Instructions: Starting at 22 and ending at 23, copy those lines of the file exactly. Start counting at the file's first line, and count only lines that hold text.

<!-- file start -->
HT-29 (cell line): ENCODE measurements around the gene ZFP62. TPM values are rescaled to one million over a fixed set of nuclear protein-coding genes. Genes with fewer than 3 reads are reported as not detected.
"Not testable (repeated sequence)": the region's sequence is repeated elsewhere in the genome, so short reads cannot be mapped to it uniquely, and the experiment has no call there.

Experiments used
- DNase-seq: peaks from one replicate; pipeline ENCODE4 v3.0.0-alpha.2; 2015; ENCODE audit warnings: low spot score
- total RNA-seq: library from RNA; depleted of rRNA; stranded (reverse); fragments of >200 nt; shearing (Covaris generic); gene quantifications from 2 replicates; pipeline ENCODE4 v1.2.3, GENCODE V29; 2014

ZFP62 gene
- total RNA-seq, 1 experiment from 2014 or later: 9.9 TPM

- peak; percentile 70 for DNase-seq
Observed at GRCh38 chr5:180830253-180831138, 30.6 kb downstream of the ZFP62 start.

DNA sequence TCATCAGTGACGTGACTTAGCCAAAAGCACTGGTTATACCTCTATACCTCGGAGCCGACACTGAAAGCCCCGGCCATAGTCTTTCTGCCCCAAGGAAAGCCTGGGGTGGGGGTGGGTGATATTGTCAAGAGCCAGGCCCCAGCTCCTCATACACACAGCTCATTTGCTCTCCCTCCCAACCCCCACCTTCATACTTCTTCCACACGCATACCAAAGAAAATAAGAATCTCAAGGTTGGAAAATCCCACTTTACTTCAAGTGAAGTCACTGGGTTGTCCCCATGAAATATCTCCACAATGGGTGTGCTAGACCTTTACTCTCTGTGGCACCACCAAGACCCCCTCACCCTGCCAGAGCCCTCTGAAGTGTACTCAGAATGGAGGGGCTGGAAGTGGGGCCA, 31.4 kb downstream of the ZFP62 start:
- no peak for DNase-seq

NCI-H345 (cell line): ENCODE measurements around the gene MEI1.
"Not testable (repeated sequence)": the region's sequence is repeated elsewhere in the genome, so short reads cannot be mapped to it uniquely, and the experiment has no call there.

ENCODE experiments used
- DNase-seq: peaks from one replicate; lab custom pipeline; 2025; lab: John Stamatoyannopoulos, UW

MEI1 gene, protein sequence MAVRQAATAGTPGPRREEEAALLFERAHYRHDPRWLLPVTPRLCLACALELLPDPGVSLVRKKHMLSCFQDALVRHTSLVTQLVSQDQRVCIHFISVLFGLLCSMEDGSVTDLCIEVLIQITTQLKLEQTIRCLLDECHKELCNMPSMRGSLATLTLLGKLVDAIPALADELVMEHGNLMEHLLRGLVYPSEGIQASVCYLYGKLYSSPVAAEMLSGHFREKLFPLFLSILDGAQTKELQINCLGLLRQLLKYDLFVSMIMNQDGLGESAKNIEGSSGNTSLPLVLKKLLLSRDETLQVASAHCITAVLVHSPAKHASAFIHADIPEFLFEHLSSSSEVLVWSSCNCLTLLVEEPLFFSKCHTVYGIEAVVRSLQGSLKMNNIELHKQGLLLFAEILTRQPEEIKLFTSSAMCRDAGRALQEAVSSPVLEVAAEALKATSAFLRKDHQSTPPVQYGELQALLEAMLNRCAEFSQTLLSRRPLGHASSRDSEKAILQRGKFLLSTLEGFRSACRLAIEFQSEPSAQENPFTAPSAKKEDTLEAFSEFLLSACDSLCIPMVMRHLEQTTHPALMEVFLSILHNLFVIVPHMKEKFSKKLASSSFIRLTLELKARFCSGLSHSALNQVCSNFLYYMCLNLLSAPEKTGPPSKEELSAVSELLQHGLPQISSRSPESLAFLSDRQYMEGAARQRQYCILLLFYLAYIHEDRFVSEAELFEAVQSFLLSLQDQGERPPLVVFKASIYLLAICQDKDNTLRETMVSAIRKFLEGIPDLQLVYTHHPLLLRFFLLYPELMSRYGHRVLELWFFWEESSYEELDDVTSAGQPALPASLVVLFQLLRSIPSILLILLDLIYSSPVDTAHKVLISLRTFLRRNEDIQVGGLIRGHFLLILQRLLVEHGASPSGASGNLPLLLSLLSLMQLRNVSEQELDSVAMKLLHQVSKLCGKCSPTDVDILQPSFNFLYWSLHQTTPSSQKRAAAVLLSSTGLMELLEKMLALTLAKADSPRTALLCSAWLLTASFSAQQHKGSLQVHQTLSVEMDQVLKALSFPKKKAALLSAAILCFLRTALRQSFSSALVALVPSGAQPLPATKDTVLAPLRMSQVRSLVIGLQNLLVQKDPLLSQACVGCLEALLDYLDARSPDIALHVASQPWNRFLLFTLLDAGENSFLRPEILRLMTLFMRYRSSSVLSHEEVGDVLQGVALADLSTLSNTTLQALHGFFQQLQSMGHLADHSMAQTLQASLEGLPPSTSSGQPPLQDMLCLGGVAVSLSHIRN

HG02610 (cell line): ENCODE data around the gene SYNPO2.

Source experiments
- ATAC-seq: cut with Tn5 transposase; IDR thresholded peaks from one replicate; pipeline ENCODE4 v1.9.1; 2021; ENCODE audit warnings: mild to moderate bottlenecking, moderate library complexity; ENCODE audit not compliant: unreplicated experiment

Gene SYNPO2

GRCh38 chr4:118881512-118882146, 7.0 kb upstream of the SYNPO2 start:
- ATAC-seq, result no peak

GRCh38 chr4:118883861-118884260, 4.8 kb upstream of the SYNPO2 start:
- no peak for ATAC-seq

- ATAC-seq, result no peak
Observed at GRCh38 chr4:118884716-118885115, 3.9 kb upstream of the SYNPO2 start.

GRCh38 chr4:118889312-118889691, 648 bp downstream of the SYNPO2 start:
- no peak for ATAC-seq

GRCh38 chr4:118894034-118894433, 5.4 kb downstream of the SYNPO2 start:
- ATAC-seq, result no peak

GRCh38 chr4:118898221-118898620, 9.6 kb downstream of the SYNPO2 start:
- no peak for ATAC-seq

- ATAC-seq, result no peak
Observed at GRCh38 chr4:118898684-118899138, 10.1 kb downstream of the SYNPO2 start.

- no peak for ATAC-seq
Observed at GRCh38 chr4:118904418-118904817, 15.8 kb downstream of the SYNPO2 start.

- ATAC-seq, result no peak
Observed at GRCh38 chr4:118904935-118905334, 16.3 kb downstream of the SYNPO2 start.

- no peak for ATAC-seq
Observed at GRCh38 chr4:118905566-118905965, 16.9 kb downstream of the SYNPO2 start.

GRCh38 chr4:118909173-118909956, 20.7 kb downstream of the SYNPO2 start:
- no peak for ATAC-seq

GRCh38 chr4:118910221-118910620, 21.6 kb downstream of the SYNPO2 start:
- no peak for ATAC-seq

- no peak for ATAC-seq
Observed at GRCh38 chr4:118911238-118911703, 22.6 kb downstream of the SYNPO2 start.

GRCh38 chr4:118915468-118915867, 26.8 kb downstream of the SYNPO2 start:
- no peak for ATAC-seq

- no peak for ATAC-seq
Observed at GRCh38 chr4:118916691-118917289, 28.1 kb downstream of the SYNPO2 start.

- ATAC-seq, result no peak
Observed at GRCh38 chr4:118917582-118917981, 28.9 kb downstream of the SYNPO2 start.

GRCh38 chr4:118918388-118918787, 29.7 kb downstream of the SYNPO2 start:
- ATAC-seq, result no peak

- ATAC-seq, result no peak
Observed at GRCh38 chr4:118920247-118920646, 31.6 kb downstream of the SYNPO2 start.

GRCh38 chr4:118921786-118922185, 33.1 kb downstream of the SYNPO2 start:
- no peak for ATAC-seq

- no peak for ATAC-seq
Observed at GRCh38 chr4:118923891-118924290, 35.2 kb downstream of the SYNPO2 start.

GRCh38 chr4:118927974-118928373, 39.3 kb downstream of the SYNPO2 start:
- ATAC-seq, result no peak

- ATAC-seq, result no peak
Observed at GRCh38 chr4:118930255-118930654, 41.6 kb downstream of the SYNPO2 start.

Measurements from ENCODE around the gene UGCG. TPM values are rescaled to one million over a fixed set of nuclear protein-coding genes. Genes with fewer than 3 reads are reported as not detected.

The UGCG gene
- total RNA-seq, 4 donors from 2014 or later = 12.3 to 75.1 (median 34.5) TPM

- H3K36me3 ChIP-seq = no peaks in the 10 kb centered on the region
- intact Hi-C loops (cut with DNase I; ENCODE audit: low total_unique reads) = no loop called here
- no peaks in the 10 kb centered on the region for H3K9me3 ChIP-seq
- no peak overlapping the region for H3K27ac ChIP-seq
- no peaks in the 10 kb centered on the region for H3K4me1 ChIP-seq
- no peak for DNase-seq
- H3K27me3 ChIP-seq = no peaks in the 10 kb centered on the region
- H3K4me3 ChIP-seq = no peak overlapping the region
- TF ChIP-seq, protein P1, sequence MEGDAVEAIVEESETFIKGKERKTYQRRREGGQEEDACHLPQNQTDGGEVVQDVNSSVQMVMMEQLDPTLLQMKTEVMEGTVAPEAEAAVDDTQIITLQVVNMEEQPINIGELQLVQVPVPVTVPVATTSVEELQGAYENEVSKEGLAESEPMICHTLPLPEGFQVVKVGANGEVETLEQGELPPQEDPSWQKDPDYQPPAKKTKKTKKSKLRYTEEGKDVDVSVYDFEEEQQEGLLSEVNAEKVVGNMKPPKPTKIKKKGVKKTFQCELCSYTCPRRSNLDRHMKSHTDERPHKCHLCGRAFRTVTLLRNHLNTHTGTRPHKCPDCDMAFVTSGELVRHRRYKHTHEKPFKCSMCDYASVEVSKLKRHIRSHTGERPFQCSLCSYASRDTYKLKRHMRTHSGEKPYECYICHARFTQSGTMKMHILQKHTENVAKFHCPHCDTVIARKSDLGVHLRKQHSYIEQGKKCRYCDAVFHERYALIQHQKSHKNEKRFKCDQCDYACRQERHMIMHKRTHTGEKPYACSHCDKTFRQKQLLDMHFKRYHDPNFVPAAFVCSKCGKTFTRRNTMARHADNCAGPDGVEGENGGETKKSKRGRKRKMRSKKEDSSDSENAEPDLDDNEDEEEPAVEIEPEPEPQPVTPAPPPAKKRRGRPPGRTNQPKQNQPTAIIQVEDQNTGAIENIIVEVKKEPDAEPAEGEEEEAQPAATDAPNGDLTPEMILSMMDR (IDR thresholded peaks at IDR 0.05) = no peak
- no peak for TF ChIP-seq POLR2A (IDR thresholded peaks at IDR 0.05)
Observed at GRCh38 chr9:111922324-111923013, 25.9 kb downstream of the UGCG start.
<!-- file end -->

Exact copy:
- ATAC-seq, result no peak

GRCh38 chr4:118883861-118884260, 4.8 kb upstream of the SYNPO2 start: